ASTRID: I really wanted to ask you about this because sometimes I think as readers and as writers who are at the beginning of their career, it's often unclear how much work goes into developing a long form piece of work, whether it's fiction or nonfiction. And how often various steps of the process are collaborative. And the idea that there are writers in Australia, like Fiona, who are engaged in that critique development, creative input, you're at a loss and there's a bit of direction given to you by someone further along is, I find, a really beautiful part of where we get our words from and the creative dialogue between public intellectuals in Australia. I personally find it fascinating, but look, I spend a lot of time speaking to writers. So maybe I'm just odd. But I also wanted to ask about the Kill Your Darlings unpublished manuscript award. That's quite prestigious. I believe you received that in 2019. I love Kill Your Darlings. It is such a part of the literary culture in Australia. How did that help your manuscript?
SAM: I love Kill Your Darlings, too. They're amazing. And they're such a specific piece of the puzzle within the Australian lit community and they do so much community building and connecting between creative people. It's amazing. I applied for that. 2019 I sent in my manuscript in, I think about March. We were lucky on the shortlist for that award. That mostly when you get shortlisted for an award, you don't really get anything other than your name on the short list, which is nice and usually results in some sort of contact from a publisher or... People keep an eye on those lists so it's useful, but in more concrete ways to do with development, you don't really get much beyond that. KYD was different in that everybody that shortlisted for that award got time at Varuna, the writer's house in the blue mountains.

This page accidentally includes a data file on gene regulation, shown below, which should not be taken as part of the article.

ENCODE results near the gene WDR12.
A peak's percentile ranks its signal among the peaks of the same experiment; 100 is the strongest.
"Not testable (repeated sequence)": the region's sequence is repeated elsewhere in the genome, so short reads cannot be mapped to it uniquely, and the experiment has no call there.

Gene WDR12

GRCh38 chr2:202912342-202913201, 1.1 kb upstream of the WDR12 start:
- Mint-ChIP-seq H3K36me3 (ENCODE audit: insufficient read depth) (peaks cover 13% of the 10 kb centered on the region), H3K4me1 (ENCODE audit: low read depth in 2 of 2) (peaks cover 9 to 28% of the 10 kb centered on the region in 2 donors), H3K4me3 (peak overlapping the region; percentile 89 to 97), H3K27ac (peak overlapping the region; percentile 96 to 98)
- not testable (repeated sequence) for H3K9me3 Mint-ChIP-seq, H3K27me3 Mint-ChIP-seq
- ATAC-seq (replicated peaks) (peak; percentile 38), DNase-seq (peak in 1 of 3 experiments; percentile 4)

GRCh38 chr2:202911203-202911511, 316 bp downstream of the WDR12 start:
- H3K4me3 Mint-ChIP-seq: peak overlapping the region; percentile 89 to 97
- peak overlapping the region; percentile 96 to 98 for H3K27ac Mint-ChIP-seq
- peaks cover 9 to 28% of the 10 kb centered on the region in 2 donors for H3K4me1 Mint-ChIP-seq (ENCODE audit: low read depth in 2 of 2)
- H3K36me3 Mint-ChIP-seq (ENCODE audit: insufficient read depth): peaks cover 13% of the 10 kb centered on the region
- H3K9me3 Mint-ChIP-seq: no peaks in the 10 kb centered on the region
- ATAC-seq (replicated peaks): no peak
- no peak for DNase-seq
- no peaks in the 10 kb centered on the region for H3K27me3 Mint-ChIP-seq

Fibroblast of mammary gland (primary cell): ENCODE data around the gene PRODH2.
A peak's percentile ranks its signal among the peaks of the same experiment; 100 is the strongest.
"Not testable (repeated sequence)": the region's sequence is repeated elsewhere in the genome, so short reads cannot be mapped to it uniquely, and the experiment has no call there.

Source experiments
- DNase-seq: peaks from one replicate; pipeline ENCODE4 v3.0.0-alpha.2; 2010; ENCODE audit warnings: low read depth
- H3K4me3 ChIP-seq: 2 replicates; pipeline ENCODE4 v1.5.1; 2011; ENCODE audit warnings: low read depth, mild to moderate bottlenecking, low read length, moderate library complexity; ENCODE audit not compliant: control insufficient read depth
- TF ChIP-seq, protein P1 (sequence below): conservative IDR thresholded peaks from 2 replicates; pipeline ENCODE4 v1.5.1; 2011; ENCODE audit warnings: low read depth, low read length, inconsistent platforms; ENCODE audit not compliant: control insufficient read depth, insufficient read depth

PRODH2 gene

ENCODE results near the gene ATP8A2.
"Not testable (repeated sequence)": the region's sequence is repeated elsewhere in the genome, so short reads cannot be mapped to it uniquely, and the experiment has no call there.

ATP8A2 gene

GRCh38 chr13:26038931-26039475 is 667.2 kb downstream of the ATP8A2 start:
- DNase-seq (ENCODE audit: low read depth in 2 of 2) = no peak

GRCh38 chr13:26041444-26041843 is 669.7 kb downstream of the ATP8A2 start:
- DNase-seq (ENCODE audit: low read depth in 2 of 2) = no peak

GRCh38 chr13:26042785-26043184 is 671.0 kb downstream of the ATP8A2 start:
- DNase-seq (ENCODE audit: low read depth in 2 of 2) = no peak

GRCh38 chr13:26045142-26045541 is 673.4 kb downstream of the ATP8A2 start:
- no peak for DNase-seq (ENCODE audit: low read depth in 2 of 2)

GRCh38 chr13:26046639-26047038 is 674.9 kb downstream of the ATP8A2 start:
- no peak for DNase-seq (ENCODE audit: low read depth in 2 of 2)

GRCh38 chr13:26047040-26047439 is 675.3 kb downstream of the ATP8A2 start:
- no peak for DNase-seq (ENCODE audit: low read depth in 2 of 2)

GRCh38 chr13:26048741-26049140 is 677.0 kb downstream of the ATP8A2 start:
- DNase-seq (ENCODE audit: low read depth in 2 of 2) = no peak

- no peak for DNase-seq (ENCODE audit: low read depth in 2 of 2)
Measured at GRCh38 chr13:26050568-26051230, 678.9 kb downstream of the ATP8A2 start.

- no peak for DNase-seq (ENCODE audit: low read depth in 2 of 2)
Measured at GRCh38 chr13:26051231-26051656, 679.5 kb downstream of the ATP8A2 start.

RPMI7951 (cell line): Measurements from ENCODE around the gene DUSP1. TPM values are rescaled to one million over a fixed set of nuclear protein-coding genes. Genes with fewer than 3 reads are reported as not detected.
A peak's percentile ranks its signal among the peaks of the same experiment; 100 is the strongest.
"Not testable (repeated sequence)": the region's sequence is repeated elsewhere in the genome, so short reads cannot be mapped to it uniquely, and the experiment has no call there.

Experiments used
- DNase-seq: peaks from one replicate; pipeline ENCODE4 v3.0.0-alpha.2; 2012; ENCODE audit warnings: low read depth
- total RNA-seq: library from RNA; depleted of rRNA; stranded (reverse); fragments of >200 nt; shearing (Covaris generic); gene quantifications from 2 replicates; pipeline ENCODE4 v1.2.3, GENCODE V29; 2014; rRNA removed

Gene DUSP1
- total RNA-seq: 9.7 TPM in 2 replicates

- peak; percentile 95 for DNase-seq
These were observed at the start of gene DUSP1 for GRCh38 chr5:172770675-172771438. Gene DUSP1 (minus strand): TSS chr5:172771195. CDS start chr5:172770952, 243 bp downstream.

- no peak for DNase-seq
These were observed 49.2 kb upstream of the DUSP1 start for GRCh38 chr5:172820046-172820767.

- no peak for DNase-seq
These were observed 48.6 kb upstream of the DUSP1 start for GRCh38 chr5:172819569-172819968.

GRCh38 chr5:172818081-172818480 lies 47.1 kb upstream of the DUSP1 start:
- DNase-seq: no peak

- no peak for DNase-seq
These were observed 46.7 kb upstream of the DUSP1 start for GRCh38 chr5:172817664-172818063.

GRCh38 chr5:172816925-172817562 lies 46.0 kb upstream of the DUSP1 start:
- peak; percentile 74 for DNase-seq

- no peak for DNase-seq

I got to go with a group of four other short listers and Beck Stafford, the publishing director from KYD. And we spent a week out at Varuna and we all had our own little rooms and we went for walks and we looked at views and we lit the fire and we did lots of writing and we just had time and space to only write Varuna is really amazing in that they have... It's such a sacred space.
They've got all these signs out the front that say, ‘Shush, writers at work’. And the property is so still. And there's this chef on-site, Sheila, who cooks every night for you. And she cooks in such a way that there are plenty of leftovers that you can never ever get through. So, you're always set for breakfast and lunch as well. And you don't have to think about anything. You just put your body there and you do what needs to be done. So yeah, the time at Varuna was so, so amazing. And the relationships that I got to build there were really special. And beyond that, the KYD unpublished manuscript award puts your name in front of the right people,